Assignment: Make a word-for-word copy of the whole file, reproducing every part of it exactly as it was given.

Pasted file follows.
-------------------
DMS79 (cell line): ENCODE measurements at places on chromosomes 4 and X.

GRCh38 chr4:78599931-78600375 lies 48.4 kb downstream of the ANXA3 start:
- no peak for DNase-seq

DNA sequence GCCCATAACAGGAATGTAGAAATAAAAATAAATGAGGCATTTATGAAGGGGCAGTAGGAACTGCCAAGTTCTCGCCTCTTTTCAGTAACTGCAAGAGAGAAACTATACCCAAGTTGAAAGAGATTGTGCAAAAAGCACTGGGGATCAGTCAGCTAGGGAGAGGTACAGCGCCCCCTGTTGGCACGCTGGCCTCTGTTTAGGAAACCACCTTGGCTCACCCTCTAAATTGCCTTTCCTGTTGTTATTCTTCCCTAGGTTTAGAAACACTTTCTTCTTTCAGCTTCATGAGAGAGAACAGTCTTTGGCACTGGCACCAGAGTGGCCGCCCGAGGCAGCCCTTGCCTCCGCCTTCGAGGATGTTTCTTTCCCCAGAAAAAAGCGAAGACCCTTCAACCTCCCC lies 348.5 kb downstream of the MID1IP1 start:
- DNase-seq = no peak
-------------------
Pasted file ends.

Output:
DMS79 (cell line): ENCODE measurements at places on chromosomes 4 and X.

GRCh38 chr4:78599931-78600375 lies 48.4 kb downstream of the ANXA3 start:
- no peak for DNase-seq

DNA sequence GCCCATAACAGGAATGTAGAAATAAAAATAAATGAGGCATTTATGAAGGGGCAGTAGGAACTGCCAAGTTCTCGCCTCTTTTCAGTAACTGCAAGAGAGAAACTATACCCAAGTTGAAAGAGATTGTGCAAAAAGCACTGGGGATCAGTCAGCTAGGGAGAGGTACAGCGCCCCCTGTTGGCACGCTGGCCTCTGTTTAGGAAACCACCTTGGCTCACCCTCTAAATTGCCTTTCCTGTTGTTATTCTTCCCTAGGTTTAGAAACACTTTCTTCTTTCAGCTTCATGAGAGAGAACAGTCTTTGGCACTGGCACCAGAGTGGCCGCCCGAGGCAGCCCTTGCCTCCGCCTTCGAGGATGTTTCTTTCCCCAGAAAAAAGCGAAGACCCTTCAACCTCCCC lies 348.5 kb downstream of the MID1IP1 start:
- DNase-seq = no peak